If I tell it to portforward UDP 5060 from anywhere to the LAN destination 10.73.73.8 UDP 5060 it should do this and it is not.
    This is VERY broken. and is stopping me from being able to use the asterisk box with PFSense which is incredibly frustrating right now.

    Thank you again very much for trying to help.

    :-)



  • I think what I'm running into here is that PFSense is trying to be WAY too application or WAY too SIP aware and making choices not to route/nat inbound based on various crap.
    I'm now running into a similar problem with inbound RTP packets..

    They're not getting natted!! (and it seems to be due to PFSense randomizing outbound source ports) which I should be able to deal with with static outbound settings).

    I really should be able to for at least troubleshooting purposes be able to tell the firewall to blindly accept all UDP packets in a port range and just NAT them and forward them on to the LAN!
    But it's making stupid decisions NOT to do this based on the state of OTHER connections to the same port or port ranges!!

    I can recreate the UDP port 5060 problem with ease..
    It's happening when the SIP trunk provider sends me an ACK packet on port 5060 after I have registered from a random source port..
    Firewall is determining that this packet is somehow not associated or 'off color' because it is not destined to my source port..
    This is bullshit because my port forwarding rule should override this!! and I should be getting the packet passed on to my internal host.
    PFSense is incorrectly acssociating this packet to the fact that it came from the same host I'm talking to sending me packets to port 32701
    And ignoring /dropping any new packets coming from the same distant host that are not associated with the first SIP connection.
    This is INSANE!  (Or I am) :-)

    There really really REALLY should be a way to bypass this behaviour and portforward inbound packets to the right place unconditionally.

    I'm starting to see a pattern or mentality where the dynamically created reachback rules are somehow overriding the static port forward rules in some cases
    which is completey the opposite of how it should work.. a port forwarding put in place should ALWAYS work regardless of what's going on dynamically.



  • Alright I seem to have it all working now.. just a LOT of working through it and pissing & moaning as I went along.

    If I setup NAT static outbound for the host to force only outbound SRC port 5060 my inbound 5060 packets now work coming back but ONLY because of the dynamic pipe created by forcing it to use port 5060!
    This is a HIDEOUS ugly and painful port forwarding bug a half which I shall report! :-)

    Obviously if I had a sip registration with a SRC port of 34211 and the ITSP goes and sends me their ACKS to port 5060 but everything else to port 34211 (this is something they should not be doing)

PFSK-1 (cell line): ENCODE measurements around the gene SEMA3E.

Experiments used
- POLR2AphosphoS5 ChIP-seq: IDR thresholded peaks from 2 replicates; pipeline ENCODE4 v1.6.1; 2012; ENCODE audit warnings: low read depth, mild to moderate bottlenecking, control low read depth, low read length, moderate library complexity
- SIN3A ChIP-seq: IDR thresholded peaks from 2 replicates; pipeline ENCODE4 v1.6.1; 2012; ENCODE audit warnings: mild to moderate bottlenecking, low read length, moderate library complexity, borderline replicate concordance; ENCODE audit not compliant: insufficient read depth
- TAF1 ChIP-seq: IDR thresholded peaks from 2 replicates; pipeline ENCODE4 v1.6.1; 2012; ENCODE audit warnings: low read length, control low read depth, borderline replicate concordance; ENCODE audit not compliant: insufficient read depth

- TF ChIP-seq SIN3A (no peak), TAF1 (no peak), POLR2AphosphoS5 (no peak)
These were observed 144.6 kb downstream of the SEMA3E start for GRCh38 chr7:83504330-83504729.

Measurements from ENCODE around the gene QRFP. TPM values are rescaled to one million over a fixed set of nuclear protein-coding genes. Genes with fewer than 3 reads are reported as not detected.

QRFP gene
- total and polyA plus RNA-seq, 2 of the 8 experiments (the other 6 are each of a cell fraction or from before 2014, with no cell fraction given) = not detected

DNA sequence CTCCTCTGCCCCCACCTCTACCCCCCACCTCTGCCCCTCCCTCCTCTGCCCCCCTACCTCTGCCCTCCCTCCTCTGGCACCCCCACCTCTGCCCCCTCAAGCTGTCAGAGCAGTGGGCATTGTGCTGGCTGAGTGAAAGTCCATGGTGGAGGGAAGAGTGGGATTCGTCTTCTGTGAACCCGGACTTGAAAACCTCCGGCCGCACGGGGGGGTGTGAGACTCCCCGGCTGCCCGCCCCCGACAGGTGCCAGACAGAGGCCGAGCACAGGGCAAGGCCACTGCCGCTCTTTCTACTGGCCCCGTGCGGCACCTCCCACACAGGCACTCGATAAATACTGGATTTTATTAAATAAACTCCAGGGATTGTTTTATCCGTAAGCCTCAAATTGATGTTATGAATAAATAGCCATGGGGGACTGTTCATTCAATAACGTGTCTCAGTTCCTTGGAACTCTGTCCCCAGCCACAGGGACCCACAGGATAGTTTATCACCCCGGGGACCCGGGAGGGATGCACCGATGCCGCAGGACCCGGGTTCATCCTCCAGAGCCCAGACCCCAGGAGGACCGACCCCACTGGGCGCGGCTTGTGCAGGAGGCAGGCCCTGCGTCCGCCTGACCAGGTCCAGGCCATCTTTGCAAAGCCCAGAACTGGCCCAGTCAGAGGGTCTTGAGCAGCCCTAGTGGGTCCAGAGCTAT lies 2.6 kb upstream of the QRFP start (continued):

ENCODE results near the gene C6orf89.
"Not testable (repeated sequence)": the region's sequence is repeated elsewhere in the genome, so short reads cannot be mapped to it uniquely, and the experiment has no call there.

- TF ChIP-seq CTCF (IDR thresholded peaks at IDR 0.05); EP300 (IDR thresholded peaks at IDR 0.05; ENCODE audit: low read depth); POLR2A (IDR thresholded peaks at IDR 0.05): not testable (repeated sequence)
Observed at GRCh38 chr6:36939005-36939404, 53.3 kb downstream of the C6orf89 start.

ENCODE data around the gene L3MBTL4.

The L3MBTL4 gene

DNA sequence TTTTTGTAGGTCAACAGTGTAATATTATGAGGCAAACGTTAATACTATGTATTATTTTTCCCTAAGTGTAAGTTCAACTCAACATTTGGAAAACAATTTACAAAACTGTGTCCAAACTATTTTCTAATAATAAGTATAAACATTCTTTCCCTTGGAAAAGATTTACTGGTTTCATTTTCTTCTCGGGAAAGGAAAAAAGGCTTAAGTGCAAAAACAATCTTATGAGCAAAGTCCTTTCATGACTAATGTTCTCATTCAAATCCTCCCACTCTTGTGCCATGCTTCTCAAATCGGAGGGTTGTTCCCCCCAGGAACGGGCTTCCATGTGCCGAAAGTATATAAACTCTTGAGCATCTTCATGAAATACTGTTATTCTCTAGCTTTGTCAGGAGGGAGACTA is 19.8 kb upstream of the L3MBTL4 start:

Of course with sip that's debatable.. it may not actually be improper but it's weird.
    But if portworwarding were actually working properly (which it's not) I'd get that improper or unexpected port 5060 SIP ACK packet to the asterisk box (as I do with any other firewall doing port forwarding) and all would be happy & work.



  • @N8LBV:

    I think what I'm running into here is that PFSense is trying to be WAY too application or WAY too SIP aware and making choices not to route/nat inbound based on various crap.

    Not true, UDP is UDP, SIP isn't handled any differently from any other UDP traffic, there is 0 SIP intelligence in the underlying firewall.



  • [WAN]

    No.    Time        Source                Destination          Protocol Length Info
        10 18.558549  4.4.4.4        5.5.5.5      SIP/SDP  1070  Status: 200 OK, with session description

    Your rule example above seems to indicate you are restricting incoming from a single IP…

    Under source-  4.4.4.4, make any...  But may be moot now.

    pfSense by default obfuscates the outgoing port.  From what I know SIP client devices expect response from the same port that they sent to...  IE  5060, 5080, (vonage-) 10000...

    If your running a sip server you should have static port on outgoing connections from that server.

    If you can use 1:1 NAT.



  • Not true, UDP is UDP, SIP isn't handled any differently from any other UDP traffic, there is 0 SIP intelligence in the underlying firewall.

    Well Good!! That's the way it should be however I'm seeing that my configured rule is NOT being adhered to
    I have a port forward rule that specifies to allow from any as suggested ans is obvious (default) by the way.
    And not all packets are being sent on ..
    My observation is that it appears to be conditional as to what previous dynamic connections have been
    made to the host that I am not getting the packets natted to the internal host from..

    This: "

    [WAN]

    No.    Time        Source                Destination          Protocol Length Info
        10 18.558549  4.4.4.4        5.5.5.5      SIP/SDP  1070  Status: 200 OK, with session description